Navalny daughter accepts human rights award on his behalf

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In this image from video released by Geneva Summit For Human Rights And Democracy, Daria Navalnaya, the daughter of jailed Russian opposition leader Alexei Navalny, makes a rare public appearance via a video link to accept a human rights award for her father, for his courage in facing down the government of President Vladimir Putin. Navalny, a prominent critic of Russian President Vladimir Putin, was arrested in January upon his return from Germany, where he had spent five months recuperating from a nerve agent poisoning that he blames on the Kremlin, accusations that Russian officials dismiss.(Geneva Summit For Human Rights And Democracy video via AP)

GENEVA – The daughter of jailed Russian opposition leader Alexei Navalny accepted a human rights award on her father's behalf on Tuesday for his courage in facing down President Vladimir Putin’s government.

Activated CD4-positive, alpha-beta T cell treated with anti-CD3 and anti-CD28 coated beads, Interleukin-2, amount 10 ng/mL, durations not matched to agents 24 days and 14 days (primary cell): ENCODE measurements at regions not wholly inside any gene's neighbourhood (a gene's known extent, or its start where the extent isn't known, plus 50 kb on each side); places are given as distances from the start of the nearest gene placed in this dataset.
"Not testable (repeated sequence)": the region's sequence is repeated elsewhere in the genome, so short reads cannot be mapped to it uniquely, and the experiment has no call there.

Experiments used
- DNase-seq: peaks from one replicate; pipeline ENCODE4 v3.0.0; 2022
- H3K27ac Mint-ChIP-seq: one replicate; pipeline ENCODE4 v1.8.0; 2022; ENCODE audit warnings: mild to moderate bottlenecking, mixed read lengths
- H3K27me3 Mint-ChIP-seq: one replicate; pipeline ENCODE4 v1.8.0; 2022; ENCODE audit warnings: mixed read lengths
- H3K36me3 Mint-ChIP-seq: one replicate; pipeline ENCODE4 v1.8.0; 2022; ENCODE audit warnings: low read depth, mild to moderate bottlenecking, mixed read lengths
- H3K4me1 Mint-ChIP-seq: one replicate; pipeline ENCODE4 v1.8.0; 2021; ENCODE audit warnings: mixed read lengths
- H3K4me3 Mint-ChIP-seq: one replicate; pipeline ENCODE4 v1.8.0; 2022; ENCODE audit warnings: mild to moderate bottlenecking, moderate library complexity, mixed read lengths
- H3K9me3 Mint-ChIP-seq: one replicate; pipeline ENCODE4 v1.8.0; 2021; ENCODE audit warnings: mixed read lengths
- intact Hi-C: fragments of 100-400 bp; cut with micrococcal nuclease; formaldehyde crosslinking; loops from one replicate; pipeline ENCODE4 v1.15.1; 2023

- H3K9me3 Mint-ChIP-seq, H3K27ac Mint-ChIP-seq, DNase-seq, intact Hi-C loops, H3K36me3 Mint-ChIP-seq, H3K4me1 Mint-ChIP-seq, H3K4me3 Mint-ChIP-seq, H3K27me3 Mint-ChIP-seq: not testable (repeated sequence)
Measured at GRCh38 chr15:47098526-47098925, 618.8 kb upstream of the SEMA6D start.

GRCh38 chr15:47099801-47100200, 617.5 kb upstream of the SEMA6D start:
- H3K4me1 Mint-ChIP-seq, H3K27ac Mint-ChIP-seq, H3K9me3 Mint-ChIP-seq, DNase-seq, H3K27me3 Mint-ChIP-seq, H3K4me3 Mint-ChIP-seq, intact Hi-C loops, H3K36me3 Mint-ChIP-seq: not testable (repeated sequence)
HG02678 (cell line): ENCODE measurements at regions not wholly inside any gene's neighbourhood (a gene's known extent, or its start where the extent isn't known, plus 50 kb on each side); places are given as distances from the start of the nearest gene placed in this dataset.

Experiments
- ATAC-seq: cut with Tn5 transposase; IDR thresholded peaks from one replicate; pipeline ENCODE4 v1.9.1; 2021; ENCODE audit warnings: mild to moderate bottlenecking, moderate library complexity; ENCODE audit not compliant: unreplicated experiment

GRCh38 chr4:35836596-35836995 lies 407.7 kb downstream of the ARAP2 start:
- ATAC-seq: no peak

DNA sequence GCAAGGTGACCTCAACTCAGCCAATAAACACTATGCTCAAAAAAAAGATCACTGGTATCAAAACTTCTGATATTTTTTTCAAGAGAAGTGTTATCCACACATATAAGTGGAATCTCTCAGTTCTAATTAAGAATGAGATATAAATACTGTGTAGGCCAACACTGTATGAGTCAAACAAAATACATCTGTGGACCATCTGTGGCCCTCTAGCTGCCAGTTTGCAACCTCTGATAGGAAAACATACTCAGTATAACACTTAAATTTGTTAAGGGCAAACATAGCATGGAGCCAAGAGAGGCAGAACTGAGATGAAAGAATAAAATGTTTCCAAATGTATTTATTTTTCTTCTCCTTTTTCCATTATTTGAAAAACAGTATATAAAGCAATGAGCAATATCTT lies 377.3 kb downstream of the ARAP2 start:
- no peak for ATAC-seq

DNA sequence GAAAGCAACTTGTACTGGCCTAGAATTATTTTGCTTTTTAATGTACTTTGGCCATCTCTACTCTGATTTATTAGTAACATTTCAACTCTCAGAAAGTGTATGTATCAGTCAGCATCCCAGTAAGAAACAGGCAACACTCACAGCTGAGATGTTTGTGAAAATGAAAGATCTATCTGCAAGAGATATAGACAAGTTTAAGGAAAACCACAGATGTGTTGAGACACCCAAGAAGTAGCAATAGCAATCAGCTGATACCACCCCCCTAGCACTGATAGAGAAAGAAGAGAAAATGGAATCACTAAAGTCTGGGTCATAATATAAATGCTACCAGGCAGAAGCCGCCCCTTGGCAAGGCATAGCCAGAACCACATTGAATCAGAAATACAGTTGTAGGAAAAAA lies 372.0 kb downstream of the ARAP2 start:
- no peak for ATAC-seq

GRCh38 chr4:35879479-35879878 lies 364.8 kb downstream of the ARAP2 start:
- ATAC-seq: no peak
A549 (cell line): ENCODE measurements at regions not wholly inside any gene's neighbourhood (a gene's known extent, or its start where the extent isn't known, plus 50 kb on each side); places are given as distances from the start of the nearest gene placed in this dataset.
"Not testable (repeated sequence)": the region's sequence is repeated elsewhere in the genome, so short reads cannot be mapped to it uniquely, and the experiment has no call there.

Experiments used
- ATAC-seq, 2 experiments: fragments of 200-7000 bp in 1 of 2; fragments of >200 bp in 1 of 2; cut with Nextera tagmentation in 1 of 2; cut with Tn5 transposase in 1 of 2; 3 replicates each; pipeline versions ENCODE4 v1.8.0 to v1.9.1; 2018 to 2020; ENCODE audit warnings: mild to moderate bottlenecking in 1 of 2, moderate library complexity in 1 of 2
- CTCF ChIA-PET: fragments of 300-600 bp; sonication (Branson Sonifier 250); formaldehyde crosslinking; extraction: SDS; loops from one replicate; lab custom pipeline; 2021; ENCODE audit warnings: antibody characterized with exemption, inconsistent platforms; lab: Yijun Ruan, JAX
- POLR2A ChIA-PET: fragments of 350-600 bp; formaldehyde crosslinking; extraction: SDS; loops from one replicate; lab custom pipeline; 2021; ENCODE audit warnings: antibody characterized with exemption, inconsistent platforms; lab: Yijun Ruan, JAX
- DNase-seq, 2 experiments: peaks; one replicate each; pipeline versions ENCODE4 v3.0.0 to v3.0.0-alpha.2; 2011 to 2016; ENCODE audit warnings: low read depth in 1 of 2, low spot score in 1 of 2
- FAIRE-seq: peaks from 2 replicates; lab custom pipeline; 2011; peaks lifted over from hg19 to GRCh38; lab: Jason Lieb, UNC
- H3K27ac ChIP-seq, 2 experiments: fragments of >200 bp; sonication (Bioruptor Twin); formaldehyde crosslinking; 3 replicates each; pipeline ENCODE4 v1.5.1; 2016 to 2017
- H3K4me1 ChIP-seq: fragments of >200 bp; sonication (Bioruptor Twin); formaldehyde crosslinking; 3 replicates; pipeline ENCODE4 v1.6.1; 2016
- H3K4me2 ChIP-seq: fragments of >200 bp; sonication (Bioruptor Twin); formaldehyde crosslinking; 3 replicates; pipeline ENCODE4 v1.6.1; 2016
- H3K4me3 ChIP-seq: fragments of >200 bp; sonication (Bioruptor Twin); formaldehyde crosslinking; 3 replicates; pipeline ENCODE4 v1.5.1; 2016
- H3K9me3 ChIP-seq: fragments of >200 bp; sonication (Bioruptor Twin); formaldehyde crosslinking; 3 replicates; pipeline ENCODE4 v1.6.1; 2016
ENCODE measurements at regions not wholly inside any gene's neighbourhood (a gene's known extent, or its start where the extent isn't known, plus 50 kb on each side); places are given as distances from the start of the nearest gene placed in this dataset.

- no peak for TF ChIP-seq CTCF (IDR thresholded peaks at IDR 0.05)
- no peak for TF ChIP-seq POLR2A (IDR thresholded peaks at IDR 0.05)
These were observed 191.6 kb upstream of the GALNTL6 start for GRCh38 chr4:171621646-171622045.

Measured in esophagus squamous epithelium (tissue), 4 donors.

Daria Navalnaya, a 20-year-old student at Stanford University in California, said her father was dedicating the courage award given by the Geneva Summit for Human Rights to all political prisoners in Russia and Belarus.

“You really should be looking at my father instead, but he’s in a Russian prison right now simply because of what he says, does and believes in — and because he didn’t die when the Russian government wanted him to,” Navalnaya said in a video message for the online event.

Navalny was arrested in January upon his return from Germany, where he had spent five months recuperating from a nerve agent poisoning that he blames on the Kremlin — accusations that Russian officials dismiss. He was given a 2 1/2-year prison sentence in February for violating terms of a suspended sentence stemming from a 2014 embezzlement conviction that he denounced as politically motivated.

He went on a 24-day hunger strike in prison to protest the lack of medical treatment for severe back pain and numbness in his legs, ending it in April after getting the medical attention he demanded.

Navalny was chosen as this year's recipient for its annual “courage” award by more than two dozen human rights groups.

His daughter said her father wrote her a letter from behind bars after he was chosen.

“In his letter my dad asked me today to give this award to every single political prisoner in Russia and Belarus,” Navalnya said.